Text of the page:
Japan’s Position in the G8 Club

As a member of the G8, Japan often does not get the attention it deserves. Perhaps more than in any member country, domestic politics have dictated Japan’s engagement in the summit process and the issues it chooses to discuss through this forum. A year after the Hokkaido Toyako Summit, there is a different Japanese leader in the G8 “family photo” and likely to be another one before the next summit begins.

In this video, Andrew F. Cooper interviews Hugo Dobson – Professor of East Asian Studies at the University of Sheffield – to discuss the differences between the 2008 and 2009 summits and the factors that play into Japan’s performance in the G8 process. First and foremost, he points to the more relaxed atmosphere in L’Aquila where activities at Toyako were quite regimented and organized. Press briefings by the Japanese foreign ministry have been conducted in a much more informal manner, contrasting starkly with last year.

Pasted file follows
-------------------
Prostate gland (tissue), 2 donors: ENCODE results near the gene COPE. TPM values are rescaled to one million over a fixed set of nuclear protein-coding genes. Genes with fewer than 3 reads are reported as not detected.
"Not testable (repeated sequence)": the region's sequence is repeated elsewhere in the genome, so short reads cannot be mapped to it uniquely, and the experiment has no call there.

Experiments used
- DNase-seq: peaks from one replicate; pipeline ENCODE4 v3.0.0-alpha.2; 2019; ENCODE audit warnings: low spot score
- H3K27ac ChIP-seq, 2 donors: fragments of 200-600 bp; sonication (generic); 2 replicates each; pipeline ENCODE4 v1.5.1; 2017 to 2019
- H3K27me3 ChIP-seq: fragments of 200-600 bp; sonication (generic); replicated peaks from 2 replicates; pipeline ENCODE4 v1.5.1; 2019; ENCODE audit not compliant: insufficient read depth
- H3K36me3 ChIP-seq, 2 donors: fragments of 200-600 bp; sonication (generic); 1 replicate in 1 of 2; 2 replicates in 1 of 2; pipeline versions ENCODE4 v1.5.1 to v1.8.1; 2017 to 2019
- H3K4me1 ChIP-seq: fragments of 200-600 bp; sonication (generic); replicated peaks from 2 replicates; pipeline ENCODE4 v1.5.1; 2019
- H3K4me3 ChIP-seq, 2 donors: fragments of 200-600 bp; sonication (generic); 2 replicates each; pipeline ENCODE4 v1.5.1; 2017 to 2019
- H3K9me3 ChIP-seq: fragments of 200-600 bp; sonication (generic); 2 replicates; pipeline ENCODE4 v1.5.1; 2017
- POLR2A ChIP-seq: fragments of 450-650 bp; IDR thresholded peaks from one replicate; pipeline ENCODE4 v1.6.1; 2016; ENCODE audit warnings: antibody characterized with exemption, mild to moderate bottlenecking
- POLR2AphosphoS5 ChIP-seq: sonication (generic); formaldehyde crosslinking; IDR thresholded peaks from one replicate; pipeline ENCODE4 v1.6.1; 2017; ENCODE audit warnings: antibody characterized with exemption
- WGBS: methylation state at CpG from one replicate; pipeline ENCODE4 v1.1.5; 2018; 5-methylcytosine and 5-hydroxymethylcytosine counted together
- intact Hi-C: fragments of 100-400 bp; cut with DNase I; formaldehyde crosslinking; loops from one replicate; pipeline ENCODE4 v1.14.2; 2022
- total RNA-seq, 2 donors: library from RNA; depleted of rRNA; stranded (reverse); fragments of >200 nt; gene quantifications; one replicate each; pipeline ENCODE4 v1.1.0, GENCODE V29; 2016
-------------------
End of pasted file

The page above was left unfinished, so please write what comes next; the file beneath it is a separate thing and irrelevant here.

Secondly, Dr Dobson observes the much reduced presence of Japanese civil society organization at the L’Aquila Summit. At Toyako, there appeared to be a “head of steam” growing among these groups, while mostly regionally based, and in their more formal participation in the summit process. This momentum, in his observations, has subdued partially due to the broader concerns of recovery in the world economy.

In the 35 years of its membership, Japan has positioned itself as the Asian representative and has resisted any changes that may jeopardize this position. At the same time, China’s economy has doubled many times over since its economic reforms in the late-1970s and is now a major economic power. Dr Dobson points out that during the G20 London Summit earlier this year there was great talk of a new power dynamic between the United States and China, dubbed the ‘G2’. China’s emergence has shifted the balance in East Asia, and through the Heiligendamm Process, a greater case has been made for full membership in the G-club; a change that Dr Dobson suggests Japan will very actively defend its position and avoid stall reform initiatives.

Disclaimer: This blog is solely intended to spur discussion, while the opinions expressed are those of the author(s) and do not necessarily reflect the views of CIGI, Chatham House or their respective Boards of Directors.


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